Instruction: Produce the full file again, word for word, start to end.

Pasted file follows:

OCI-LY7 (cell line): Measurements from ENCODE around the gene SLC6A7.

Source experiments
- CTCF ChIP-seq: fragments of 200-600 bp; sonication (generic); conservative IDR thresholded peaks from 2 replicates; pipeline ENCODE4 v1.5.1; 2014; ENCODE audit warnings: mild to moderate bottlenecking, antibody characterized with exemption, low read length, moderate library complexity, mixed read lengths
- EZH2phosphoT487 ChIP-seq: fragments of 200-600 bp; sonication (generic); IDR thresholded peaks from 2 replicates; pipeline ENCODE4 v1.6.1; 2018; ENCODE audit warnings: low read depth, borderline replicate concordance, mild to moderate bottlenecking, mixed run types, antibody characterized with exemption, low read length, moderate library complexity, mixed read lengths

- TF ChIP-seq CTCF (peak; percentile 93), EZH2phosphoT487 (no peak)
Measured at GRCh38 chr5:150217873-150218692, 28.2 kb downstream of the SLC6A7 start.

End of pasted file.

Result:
OCI-LY7 (cell line): Measurements from ENCODE around the gene SLC6A7.

Source experiments
- CTCF ChIP-seq: fragments of 200-600 bp; sonication (generic); conservative IDR thresholded peaks from 2 replicates; pipeline ENCODE4 v1.5.1; 2014; ENCODE audit warnings: mild to moderate bottlenecking, antibody characterized with exemption, low read length, moderate library complexity, mixed read lengths
- EZH2phosphoT487 ChIP-seq: fragments of 200-600 bp; sonication (generic); IDR thresholded peaks from 2 replicates; pipeline ENCODE4 v1.6.1; 2018; ENCODE audit warnings: low read depth, borderline replicate concordance, mild to moderate bottlenecking, mixed run types, antibody characterized with exemption, low read length, moderate library complexity, mixed read lengths

- TF ChIP-seq CTCF (peak; percentile 93), EZH2phosphoT487 (no peak)
Measured at GRCh38 chr5:150217873-150218692, 28.2 kb downstream of the SLC6A7 start.